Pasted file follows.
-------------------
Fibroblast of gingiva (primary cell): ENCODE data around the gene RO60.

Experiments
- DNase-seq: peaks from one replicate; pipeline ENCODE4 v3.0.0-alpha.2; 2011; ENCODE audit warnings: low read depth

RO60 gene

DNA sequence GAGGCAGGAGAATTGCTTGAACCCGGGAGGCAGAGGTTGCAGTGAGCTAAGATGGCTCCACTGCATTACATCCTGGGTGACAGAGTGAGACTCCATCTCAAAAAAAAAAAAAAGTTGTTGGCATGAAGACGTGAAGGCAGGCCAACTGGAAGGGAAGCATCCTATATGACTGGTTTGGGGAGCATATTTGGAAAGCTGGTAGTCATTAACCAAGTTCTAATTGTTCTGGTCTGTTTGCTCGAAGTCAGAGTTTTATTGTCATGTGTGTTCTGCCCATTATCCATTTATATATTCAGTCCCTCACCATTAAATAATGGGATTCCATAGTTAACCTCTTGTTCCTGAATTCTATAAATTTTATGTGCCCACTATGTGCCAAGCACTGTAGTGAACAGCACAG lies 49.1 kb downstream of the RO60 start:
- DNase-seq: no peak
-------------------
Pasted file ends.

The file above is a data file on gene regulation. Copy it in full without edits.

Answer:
Fibroblast of gingiva (primary cell): ENCODE data around the gene RO60.

Experiments
- DNase-seq: peaks from one replicate; pipeline ENCODE4 v3.0.0-alpha.2; 2011; ENCODE audit warnings: low read depth

RO60 gene

DNA sequence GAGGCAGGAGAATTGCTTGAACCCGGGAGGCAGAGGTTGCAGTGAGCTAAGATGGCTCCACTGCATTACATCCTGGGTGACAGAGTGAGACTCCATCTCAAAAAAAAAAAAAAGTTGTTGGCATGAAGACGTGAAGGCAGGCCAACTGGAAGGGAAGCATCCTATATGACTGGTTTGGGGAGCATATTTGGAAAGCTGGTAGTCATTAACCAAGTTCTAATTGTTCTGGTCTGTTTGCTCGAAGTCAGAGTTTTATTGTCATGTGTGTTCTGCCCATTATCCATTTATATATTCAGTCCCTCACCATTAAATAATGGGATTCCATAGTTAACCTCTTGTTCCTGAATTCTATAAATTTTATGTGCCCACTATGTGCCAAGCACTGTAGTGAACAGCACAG lies 49.1 kb downstream of the RO60 start:
- DNase-seq: no peak